The N900 Forecasts Mobile Browsing's Future

N900 - TwitterN900 - Gmail

Using the N900's MicroB browser is really an eye opener.  The combination of a relatively large screen, 800x480 px resolution, very good JavaScript performance and full desktop Flash is turning my my mobile browsing pattern upside  down.  When I use Opera Mini on an N95 or the Android browser on the HTC Magic, I typically spend 75% of my time on mobile sites and the rest on "full" web sites.  With the N900 it's more like 50/50 and the percentage of desktop sites is rising as I find more and more that deliver deliver a richer browsing experience on the N900 than their mobile equivalents. The screenshots are a representative sampling of how desktop sites look on the N900.  Click the thumbnails for to see the images in their original 800x480 glory.

The N900 reinforces something that I've long believed would eventually happen, the merger of the  mobile and desktop webs. This doesn't mean that users will simply switch from using mobile sites  to desktop ones on their phones.  Rather it marks a fundamental difference in the way that we look at the web and mobile devices. Going forward, web designers, developers and publishers will need to take into account that a rapidly growing percentage of their users will be visiting their "desktop" sites with phone browsers.

It's not just a matter of tweaking the CSS and layout of desktop pages to  ensure that they render attractively and are usable on mobile devices.  Having a  significant percentage of mobile visitors means taking into account the different needs  of mobile visitors and their device's extra capabilities. As Tomi Ahonen has been pointing out for years, mobile phones are actually more rather than less capable and powerful than PCs. Tomi has identified 10 "C"s (capabilities) of mobile phones, several of which are especially relevant to the web sites and web services. What Tomi calls Context (where, when and what)  Charging (seamless payment), Community (social networking)  and Creation (citizen journalism, micro blogging, photo and video sharing)  are four that stand out.  As mobile users flock to desktop sites, publishers and designers need to enable these special mobile capabilities to the highest degree possible.  For example:

  • The desktop sites of bus, train or rapid transit services must take into account the time of day and the user's location when providing route and schedule information.
  • Local shopping and services search engines should emphasize what's near me and open for business now.
  • eCommerce sites and payment processors  need to  exploit  the phone as a payment device.  It shouldn't be necessary to key in 10 different bits of credit card information in order to buy something using your phone.
  • Social networking sites have to ensure that all their services, especially text, photo, video sharing, are available and usable when mobile.
  • News gathering organizations have a huge opportunity to effectively use the  mobile citizen journalists' ability to be on the scene of a breaking story with commentary, photos, videos and audio.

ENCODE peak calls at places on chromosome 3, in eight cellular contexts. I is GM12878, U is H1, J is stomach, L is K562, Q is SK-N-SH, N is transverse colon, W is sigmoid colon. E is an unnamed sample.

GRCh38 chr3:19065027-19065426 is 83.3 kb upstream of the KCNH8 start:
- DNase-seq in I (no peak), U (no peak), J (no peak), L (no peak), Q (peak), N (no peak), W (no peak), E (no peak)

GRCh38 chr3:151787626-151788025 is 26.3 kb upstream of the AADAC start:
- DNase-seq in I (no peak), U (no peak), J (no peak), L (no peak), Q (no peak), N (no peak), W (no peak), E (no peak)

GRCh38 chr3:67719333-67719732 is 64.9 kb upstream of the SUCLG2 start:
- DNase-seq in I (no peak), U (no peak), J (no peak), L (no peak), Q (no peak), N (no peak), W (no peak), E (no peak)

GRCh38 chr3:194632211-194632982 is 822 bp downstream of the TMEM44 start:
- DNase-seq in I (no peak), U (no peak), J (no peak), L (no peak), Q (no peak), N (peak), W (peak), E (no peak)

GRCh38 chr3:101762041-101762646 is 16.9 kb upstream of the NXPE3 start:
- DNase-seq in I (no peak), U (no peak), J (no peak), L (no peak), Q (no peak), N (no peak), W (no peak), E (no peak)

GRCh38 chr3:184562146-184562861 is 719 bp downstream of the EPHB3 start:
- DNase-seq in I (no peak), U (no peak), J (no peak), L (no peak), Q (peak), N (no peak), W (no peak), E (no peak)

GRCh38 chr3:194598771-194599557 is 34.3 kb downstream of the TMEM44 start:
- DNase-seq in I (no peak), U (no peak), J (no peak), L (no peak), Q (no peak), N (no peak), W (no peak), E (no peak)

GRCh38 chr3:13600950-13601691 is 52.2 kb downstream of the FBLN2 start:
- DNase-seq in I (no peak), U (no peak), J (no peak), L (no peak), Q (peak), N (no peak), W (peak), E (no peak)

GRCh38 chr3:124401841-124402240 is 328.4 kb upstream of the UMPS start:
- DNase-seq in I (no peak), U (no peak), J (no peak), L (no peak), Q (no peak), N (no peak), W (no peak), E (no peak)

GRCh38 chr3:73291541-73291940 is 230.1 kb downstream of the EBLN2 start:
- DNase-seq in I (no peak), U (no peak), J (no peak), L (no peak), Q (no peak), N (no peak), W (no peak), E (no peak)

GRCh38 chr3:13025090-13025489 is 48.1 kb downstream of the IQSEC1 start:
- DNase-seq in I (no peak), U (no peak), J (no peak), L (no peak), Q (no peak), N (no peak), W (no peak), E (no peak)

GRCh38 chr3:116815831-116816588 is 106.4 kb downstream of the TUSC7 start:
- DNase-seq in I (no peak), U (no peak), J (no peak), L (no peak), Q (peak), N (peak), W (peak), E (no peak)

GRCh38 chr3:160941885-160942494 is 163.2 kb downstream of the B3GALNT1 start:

N900 - SplitweetN900 - Google Calendar

Does all this mean that the mobile web as we know it is going away? Yes, eventually I believe it will.  But that time is several years away.  The N900 is a harbinger of the future.  It alone of the phones I've used delivers a near desktop browsing experience. Others come close like the the Nexus One and Droid/Milestone. They match the N900 in screen size and resolution but not JavaScript or Flash performance. The iPhone with its lower resolution screen and lack  of Flash is not even in the same class.

At the moment the N900 is a bit of a niche device. It represents the next generation of mobile browsing but has  minuscule market share.  For the foreseeable future the vast majority of web access will be with less powerful devices. This is true in the developed world and especially in the developing one where slow, expensive data and a preponderance   of  low-end and very old handsets mean a continuing need for lightweight web sites.   I believe  that traditional mobile web traffic will continue to grow for a long time thanks to a sort of trickle down effect that will occur as high end devices make mobile browsing acceptable and fashionable combined with the trend to include unlimited data with the cheap unlimited voice, text and data plans that US prepaid providers  like Straight Talk and Boost Mobile are offering feature phone users.

If anything the rise of  phones that can browse like PCs means more rather than less work for publishers and designers.  Not only do they have to build, enhance and maintain traditional mobile sites to exploit growing mobile traffic but they have to work to ensure that their desktop sites meet the needs of advanced users. No matter how you look at it the web is going mobile.

N900 - DilbertN900 - Google News

10 thoughts on “The N900 Forecasts Mobile Browsing's Future

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